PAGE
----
In the spirit of open communications, I am a huge believer in transparency. I believe in exposing you to as much of the “sausage making” as possible and withholding as little information as possible. Having come up through the ranks like many of you, I know what it’s like to be only given ‘half the story.’ However, that does not mean that I will tell you everything: if you ask me a question and I don’t know the answer, I will say, “I don’t know.” If I know the answer and can tell you, I will tell you the answer; if I know the answer but it is not appropriate for me to tell you, I will say, “I know the answer but I cannot tell you.”
Business decision-making is not a single individual’s activity. Get involved, speak up. We are driving the business together and to make the best decision we need your input. I realize that we all communicate differently, so if you’re an introvert and prefer written communication, that’s fine, too. Just send it so that it is still timely and germane to the topic at hand.
Cross-group collaboration is essential in any project. For every project that requires cross-group collaboration with an internal group or another team, you will be measured not only on the outcome of the project, but also in the way you communicated, negotiated, and interacted with dependent teams. One way I measure cross-group collaboration is through the feedback I solicit from other teams that are working with us. There are many tools you can use to facilitate cross-group work. I myself spend several hours a month in cross-group 1:1’s.
One place I worked at, Sapient, had a great rule regarding meetings: If there was no agenda defined, you didn’t have to attend. Many folks don’t often define meeting agendas; as a result, they send meeting invites without anything in the body. This means that I have to look at the title of the meeting, the time of day it occurs, look at the invitees and consult my magic eight ball to divine whether or not I should attend. In your invites, I’d ask you to define the Purpose, Objective, and Deliverables (POD) for the meeting. This lets everyone know what we’re doing, why they are required to attend, and sets the expectation for a productive time together. Feel free to call me out if I don’t do this myself.
As for your work hours, there are no hard and fast rules when I expect you to be at the office. You do not need to ask permission to go to the doctor, take care of errands during the day, and so forth. Just let me know when you will be gone. We are all adults, and I am no babysitter. Use your judgment about weighing priorities on your presence or absence during the day. Keep people informed.
You will notice I send and reply to email at all hours every day of the week. I do not have any expectations that you reply to email outside business hours. I leave this to you. There are no brownie points for weekend emailing.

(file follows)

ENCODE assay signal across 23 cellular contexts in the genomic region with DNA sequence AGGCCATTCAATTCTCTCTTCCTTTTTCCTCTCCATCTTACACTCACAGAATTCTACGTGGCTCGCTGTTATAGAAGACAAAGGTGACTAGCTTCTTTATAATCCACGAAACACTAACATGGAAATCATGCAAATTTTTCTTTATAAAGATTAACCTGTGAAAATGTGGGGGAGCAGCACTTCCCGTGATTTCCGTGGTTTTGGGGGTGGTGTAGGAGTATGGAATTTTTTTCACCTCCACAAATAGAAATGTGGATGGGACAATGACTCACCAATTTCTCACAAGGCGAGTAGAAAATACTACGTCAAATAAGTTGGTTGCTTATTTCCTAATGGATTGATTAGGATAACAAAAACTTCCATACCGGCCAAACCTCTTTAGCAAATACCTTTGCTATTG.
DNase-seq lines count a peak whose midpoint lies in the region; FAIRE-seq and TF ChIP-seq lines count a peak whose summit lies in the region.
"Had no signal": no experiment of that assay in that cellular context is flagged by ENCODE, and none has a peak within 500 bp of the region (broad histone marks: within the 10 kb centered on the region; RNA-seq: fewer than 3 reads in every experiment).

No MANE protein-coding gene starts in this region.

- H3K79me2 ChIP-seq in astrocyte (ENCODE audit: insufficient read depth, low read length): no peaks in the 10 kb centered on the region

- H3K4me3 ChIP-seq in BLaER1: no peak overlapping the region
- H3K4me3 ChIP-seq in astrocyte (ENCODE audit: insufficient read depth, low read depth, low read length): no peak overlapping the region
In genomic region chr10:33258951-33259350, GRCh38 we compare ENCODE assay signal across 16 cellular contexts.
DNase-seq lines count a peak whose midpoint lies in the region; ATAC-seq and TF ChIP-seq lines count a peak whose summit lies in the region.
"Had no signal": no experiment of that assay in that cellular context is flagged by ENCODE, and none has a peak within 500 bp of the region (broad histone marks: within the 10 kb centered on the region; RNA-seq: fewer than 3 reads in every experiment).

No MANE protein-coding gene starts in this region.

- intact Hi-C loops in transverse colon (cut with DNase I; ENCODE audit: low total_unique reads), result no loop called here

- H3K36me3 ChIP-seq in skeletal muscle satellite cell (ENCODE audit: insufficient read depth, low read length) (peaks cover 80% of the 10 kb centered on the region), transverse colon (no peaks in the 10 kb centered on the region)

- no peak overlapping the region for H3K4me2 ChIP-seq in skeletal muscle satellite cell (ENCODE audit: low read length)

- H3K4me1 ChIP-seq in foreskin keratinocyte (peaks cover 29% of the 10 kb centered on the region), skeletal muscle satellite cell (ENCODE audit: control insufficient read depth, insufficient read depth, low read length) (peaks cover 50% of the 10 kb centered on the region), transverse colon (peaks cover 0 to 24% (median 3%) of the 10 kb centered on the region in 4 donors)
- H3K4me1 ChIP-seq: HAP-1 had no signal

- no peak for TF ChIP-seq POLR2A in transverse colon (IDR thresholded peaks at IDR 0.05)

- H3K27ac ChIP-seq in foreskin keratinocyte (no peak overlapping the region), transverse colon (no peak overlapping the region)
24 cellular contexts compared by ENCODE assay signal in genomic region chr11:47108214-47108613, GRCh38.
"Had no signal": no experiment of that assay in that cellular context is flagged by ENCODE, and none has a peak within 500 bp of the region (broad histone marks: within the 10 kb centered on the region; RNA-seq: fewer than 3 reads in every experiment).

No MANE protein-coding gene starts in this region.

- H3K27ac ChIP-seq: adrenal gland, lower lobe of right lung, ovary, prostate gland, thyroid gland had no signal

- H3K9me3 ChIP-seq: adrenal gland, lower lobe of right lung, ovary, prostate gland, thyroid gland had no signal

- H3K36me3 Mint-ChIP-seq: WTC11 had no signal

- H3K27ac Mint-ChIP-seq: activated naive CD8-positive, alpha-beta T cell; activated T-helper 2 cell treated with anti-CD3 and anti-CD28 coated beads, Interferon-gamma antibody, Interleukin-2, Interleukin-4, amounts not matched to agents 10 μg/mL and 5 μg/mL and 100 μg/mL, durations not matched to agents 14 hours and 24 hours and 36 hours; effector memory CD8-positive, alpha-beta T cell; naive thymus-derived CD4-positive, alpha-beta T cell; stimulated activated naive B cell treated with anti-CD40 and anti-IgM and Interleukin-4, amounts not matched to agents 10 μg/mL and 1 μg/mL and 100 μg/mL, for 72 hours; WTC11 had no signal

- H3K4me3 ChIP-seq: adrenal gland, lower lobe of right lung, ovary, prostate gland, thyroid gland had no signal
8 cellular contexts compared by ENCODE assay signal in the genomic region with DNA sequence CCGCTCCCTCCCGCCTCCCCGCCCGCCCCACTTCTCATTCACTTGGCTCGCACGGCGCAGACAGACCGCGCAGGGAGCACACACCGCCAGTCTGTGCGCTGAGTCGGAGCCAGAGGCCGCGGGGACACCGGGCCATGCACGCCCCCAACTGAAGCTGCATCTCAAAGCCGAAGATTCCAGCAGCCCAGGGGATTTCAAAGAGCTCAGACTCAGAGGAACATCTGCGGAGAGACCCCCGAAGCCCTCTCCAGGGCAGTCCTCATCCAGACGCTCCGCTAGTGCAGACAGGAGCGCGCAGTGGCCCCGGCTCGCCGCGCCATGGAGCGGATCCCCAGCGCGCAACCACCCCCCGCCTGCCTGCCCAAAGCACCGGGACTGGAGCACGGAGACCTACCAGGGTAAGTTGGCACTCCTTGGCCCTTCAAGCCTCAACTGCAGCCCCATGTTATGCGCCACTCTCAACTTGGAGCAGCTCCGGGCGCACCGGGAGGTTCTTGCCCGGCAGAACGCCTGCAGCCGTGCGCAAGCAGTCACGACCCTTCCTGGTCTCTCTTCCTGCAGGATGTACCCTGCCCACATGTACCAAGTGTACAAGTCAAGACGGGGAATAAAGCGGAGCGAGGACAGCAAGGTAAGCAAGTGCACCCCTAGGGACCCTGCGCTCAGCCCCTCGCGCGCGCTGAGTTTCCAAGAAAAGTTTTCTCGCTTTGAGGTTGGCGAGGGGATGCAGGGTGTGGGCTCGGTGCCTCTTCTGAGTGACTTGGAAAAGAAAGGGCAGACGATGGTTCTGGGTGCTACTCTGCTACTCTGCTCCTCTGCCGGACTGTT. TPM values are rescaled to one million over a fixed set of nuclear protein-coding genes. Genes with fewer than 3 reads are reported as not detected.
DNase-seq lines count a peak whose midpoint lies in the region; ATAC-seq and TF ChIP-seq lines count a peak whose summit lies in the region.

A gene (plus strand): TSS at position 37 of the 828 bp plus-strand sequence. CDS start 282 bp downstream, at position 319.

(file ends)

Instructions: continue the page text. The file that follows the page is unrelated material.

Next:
What I Expect from Designers
Presence, Curiosity, Having a Point of View and Courage
Show up and get excited. Learn to hunger for knowledge, and become an expert in your field. Read and share what you learn. Challenge the norm. Ask why, and then ask why again. Form opinions, defend your opinions, and other people’s opinions if you agree with them, and good ideas in general. And gracefully pivot when your idea is not the best.
I am a huge fan of design reviews and you should take advantage of them. No one person has all the answers. Multiple viewpoints are always helpful in making better and more robust design decisions. If able, I will join design reviews, too.
Don’t be afraid of showing me (or anyone else) work in progress. I’m not a fan of a big reveal or a surprise unveiling. I’d rather see things early.
Learn from Your Mistakes
Mistakes happen. Learn from them. Repeated mistakes are the ones to avoid.
What Designers Can Expect from Me
▪ I want to empower you to do what you need to do—then I will do my best to stay out of the way.
▪ I do not raise my voice, yell, or scream—with that aside, I will drive and push you to succeed.
▪ I guard my emotions, so don’t go by how I express myself to measure my approval, disapproval, level of excitement, happiness, sadness, etc. Ask and I’ll tell you how I’m doing. ☺
▪ I will do my best to defend you and take blows for the team as needed.
▪ I frequently solicit feedback from others as I believe feedback plays an important role in assessing performance — yours, mine, and the team’s.
▪ I will never take credit for your work.
This sometimes surprises folks, but I am an introvert; over the years, I have learned to switch on/off my extroverted alter-ego as needed, but for the most part, I’m a quiet shoe-gazer (the Smiths or Belle & Sebastian, anyone?). For those of you who have taken one or more personality tests, here’s “what I am” according to the following:
▪ Myers-Briggs: INTJ
▪ Insights: Blue, Green, Yellow, Red
▪ Enneagram: I’m a Type 5 – investigator, thinker.
▪ Facebook: I’m only using it nowadays to point out how FB is abusing our data and privacy.
▪ LinkedIn: as a rule, I don’t usually connect with colleagues I am currently working with. If I don’t accept your connection request, don’t take it personally. I still like you.
▪ LinkedIn: http://www.linkedin.com/in/fmalekzadeh
▪ Twitter: http://www.twitter.com/doooon
▪ Gamertag: impendingDoon (but I’m not really in to gaming, so you’ll never see me)
How to Reach Me
Aside from talking to me in person, the best ways to reach me are in this order:
▪ Email (work email first, then personal): [ redacted ] @gmail.com
▪ Text: (206) 832 – XXXX
▪ Phone: the same number rings all my phones
I tend to use my mobile phone as an outbound-only device, and I keep the ringer off almost always.
Steal this Document
I did. I stole it from a former colleague, August de los Reyes, years ago. I was encouraged, as I now encourage you, to steal this document and make it your own. Articulate your thoughts. Figure out where you stand.
I update this document throughout the year, and give it to every new hire that joins my org. I re-release it to my team every January as a reminder and a promise of how I will work for you.
Thanks for reading!